Chocolate lily. (By Dewhurst, Donna - U.S. Fish and Wildlife Service)

Chocolate lily. (By Dewhurst, Donna - U.S. Fish and Wildlife Service)

The Nature Nut

Rosamund Pojar

Chocolate lilies (Fritillaria camschatcensis) are starting to flower in moist grassy meadows in the valley. The flowers have six, deep chocolate-brown petals surrounding bright yellow stamens.

While they look beautiful, the flowers have a very unpleasant smell resembling rotten meat or dirty socks. The brown colour and foul odour are very attractive to flies which are the main pollinators.

More typically found on the west coast, the plants grow from tiny, rice-like bulblets, so it is also known as northern rice-root.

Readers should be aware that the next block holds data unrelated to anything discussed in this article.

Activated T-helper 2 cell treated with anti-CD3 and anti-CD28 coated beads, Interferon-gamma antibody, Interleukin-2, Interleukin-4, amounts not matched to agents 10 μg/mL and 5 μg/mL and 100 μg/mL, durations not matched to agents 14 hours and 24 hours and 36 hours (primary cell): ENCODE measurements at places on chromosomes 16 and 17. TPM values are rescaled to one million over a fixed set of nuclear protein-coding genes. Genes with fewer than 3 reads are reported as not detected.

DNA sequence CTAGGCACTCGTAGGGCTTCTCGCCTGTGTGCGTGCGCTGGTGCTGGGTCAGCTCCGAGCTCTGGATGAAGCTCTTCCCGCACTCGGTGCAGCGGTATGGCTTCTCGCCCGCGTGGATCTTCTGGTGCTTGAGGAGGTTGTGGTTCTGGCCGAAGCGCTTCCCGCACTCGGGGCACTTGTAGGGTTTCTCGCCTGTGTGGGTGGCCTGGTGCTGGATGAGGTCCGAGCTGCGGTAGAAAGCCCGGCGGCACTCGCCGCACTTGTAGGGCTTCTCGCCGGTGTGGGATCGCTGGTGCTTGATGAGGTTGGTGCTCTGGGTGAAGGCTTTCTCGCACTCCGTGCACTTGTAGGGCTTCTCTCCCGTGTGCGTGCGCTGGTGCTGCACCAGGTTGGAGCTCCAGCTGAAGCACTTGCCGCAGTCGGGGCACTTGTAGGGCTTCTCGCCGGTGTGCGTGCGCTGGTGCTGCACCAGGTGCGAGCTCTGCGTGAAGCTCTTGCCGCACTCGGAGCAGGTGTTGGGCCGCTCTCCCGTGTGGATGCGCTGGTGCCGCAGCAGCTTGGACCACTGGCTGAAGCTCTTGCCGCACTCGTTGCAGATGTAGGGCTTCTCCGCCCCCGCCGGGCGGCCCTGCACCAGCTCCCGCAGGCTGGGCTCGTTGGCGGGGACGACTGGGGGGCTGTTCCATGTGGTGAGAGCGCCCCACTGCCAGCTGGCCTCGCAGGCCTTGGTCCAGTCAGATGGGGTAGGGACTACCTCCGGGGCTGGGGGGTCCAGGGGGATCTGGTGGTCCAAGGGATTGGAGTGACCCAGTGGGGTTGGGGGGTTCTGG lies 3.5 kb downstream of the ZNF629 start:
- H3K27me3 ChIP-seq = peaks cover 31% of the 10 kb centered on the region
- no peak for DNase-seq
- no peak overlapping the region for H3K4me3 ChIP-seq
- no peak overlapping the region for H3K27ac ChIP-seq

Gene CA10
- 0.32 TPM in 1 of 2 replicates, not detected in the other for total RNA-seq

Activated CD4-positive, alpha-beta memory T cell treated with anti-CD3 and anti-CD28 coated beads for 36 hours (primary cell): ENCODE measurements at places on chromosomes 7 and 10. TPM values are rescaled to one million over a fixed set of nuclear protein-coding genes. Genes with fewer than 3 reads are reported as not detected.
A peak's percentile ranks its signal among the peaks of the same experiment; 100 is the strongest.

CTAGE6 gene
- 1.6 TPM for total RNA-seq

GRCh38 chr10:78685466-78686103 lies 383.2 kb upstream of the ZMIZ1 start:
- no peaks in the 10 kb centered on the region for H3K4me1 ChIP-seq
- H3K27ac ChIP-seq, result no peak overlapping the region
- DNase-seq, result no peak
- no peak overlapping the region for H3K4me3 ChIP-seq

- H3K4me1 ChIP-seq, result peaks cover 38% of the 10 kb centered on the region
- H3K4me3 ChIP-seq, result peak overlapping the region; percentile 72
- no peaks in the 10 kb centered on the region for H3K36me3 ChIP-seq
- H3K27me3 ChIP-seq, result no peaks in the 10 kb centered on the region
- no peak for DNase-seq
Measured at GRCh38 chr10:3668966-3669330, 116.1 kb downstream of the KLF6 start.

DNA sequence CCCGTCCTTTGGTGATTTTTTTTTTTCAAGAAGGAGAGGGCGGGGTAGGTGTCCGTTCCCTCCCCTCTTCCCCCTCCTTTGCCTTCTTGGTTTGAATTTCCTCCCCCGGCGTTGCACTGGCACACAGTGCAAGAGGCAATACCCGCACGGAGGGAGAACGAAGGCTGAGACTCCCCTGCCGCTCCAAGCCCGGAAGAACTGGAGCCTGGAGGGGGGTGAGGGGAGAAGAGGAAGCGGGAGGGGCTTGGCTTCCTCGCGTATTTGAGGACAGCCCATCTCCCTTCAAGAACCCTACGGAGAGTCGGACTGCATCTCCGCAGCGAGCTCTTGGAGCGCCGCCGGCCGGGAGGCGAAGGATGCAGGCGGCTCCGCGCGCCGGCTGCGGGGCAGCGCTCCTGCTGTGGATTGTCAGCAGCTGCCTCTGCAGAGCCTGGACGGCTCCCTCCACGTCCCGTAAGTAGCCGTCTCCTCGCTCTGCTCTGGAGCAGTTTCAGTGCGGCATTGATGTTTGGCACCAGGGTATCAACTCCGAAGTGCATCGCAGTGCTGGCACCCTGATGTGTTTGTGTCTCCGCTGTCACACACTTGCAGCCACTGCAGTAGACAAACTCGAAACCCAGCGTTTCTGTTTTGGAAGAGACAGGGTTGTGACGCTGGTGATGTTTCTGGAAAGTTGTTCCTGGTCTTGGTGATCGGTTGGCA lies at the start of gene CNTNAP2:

The bulblets were a very important source of starch for coastal Indigenous people. Families would tend their own patches of the plants to keep them free from debris and competing plants.

Lilies, as well as any orchids (fairyslippers, ladyslippers etc.) that are flowering in June, should not be picked. The flowers will wilt before reaching home.

Picking tends to pull on the roots and break them. This means the plants have difficulty in storing food for the following year’s crop of leaves and flowers.

Picking has caused major declines in lilies and orchids in parts of B.C.

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Chocolate lily. (Wikimedia Commons)

Chocolate lily. (Wikimedia Commons)